Economic benefits The value of homes with a garden is between 5-20% more than those without. Individual trees and shrubs have value, but the variability of the species, its size, condition and function complicate the calculation of its economic value. The economic benefits of trees can be direct or indirect. Direct economic benefits are usually associated with energy costs. Air conditioning costs are lower in a home shaded by trees. Similarly, heating costs decrease when the house has a windbreak. The value of trees increases from the time they are planted until they reach adulthood. Trees are a wise capital investment, as homes with gardens are worth more than those without. The savings in energy costs and the increase in property value directly benefit each homeowner. The indirect economic benefits of trees are even greater. These are available to communities or regions. Customers pay cheaper electricity bills when utility companies use less water in their cooling towers, build fewer peak-supply facilities, use fewer fossil fuels in their furnaces, and need fewer air pollution control measures . Communities can also save if fewer facilities need to be built in the region to control storm runoff. For an individual these savings are small, but for the community the reduction of said expenses means a lot of money. Trees require an investment Trees provide many aesthetic and economic benefits, but they also incur some costs. You should know that your trees require an investment to give you the desired benefits. The biggest expense in trees and shrubs is when buying and planting them. Initial care almost always involves irrigation. Removal of leaves, branches and an entire tree can be expensive. For trees to look good in the landscape, they need to be maintained. Much of the maintenance can be provided by the owner. Corrective pruning and mulch application will give the trees a good start. Shade trees, however, grow very quickly to a size where they may need the work of a professional arborist. Arborists have the knowledge and equipment to carry out pruning, spraying, fertilizing and any other maintenance on large trees. Staff at your local garden center, agricultural extension agent, urban forester, or consultant arborist can answer questions about tree maintenance, suggest treatments, or recommend qualified arborists.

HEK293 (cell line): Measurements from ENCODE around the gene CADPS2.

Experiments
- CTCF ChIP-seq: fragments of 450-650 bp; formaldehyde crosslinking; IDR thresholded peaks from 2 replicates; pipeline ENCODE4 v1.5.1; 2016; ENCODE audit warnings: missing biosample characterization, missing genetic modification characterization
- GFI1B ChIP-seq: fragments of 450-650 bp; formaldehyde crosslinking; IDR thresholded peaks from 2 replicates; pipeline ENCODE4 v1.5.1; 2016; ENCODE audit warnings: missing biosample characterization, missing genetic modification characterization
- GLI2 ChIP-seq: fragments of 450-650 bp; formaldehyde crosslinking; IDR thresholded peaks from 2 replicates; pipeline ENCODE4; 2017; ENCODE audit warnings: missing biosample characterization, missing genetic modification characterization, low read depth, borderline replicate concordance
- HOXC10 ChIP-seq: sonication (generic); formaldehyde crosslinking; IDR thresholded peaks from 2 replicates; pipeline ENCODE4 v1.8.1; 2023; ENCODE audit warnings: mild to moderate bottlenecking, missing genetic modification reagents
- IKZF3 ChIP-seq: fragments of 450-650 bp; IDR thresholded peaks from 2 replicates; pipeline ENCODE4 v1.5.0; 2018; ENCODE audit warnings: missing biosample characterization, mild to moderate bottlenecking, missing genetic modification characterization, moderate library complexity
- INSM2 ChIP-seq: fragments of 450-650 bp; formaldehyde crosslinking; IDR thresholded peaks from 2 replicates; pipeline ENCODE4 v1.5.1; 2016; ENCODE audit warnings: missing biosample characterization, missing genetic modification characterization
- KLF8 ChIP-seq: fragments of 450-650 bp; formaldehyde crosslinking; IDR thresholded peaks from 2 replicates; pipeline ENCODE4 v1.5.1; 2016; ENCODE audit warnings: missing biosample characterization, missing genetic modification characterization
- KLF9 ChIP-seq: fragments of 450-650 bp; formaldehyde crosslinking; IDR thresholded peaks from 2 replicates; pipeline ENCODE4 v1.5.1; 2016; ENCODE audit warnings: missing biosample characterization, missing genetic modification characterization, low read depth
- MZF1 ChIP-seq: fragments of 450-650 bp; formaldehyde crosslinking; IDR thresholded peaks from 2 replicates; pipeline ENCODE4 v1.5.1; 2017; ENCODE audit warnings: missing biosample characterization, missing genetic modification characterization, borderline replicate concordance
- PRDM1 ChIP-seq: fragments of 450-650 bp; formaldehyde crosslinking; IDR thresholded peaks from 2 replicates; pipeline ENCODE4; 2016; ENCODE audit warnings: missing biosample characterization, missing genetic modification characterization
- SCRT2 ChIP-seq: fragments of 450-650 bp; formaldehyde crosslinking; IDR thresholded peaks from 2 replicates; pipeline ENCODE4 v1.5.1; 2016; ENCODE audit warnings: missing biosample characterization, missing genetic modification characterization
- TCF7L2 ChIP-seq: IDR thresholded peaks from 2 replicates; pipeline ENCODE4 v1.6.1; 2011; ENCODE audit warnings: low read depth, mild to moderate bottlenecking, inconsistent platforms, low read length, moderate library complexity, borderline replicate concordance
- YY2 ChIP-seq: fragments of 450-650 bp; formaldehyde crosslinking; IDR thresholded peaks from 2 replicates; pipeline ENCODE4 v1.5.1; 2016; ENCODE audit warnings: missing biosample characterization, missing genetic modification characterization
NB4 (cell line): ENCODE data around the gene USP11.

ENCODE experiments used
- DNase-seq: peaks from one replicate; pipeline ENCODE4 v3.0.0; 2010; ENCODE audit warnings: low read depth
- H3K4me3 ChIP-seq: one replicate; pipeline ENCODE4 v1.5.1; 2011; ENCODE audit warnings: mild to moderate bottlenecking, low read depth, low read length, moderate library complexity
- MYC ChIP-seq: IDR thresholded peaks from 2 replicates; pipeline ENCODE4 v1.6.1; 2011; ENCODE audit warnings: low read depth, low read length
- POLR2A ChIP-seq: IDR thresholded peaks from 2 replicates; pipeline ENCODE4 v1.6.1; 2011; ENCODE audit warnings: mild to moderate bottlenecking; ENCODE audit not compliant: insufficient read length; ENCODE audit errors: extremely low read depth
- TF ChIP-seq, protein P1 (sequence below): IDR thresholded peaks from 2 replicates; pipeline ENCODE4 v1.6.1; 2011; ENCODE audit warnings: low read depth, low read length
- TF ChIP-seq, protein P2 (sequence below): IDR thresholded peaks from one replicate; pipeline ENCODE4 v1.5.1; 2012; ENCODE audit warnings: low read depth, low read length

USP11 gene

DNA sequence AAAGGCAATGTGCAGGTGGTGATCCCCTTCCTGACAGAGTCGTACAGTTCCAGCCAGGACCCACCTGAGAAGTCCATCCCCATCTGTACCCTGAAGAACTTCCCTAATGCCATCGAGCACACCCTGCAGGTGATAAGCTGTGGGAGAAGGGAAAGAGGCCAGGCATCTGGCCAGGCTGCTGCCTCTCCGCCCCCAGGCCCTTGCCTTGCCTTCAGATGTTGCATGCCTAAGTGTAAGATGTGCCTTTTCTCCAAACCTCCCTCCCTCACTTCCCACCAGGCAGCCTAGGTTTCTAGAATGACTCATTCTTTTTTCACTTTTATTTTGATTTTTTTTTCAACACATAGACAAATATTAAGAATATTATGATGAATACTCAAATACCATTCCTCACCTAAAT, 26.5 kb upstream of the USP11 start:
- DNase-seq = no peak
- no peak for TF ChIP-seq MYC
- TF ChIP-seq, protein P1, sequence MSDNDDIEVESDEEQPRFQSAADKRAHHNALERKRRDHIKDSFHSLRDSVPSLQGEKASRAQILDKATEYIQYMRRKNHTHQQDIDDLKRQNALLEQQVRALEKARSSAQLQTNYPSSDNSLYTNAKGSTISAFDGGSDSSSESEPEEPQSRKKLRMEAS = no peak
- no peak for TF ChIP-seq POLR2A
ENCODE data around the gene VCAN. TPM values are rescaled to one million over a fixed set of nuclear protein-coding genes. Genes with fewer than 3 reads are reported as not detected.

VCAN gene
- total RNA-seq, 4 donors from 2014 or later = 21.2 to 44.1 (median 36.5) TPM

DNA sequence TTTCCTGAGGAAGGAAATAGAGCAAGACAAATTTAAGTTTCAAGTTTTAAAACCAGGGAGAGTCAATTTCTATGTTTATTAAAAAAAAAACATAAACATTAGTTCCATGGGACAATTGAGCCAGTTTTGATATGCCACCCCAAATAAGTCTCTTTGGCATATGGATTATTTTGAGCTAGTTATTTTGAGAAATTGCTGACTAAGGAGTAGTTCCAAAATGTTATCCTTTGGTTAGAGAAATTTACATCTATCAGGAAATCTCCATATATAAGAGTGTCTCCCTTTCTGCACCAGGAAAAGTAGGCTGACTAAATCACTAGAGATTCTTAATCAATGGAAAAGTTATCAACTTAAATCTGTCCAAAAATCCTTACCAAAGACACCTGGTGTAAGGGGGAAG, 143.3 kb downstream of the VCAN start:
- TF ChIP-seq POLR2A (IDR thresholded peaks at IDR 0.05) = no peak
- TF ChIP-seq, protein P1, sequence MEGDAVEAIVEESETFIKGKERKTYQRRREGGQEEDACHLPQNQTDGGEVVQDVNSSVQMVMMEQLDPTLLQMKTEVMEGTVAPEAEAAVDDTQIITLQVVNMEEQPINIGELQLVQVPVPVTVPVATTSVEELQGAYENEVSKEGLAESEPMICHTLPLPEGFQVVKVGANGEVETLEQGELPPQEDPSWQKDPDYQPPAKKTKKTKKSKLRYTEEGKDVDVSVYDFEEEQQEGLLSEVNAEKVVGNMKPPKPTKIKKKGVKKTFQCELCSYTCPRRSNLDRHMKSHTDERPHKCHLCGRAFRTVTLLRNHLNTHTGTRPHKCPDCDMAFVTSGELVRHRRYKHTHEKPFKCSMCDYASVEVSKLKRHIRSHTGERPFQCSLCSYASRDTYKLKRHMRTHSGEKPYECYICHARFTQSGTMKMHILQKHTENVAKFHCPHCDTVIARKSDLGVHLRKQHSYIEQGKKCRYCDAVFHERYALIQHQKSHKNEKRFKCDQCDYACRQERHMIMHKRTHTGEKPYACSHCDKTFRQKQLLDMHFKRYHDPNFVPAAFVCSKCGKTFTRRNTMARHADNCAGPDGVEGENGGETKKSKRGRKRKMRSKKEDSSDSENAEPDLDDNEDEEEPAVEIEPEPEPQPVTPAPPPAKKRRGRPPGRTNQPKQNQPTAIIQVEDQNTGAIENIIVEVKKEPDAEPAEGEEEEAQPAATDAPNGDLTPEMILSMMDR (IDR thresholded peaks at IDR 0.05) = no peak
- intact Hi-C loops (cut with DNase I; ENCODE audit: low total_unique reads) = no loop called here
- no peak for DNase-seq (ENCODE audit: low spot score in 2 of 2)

The PHC Alternative Maintaining mature landscapes is a complicated task. You might consider a professional plant health care (PHC) maintenance program. acronym), available from many landscape care companies. The program is designed to maintain plant vigor and should initially include inspections to detect and treat any existing problems that could be harmful or fatal. Afterwards, regular check-ups and preventive maintenance will ensure the health and beauty of the plants. See our “Plant Health Care” brochure for more information.
Thanks Spanish translation: Luis A. Moreno, biologist-arborist from Zaragoza, Spain and Jordi i Chueca, landscape architect from Barcelona, Spain. Edited by Iris Magaly Zayas, biologist, urban forestry specialist, USDA Forest Service, Atlanta, Georgia. ISA, PO Box 3129, Champaign, Illinois 61826-3129, USA Email: firstname.lastname@example.org ©International Society of Arboriculture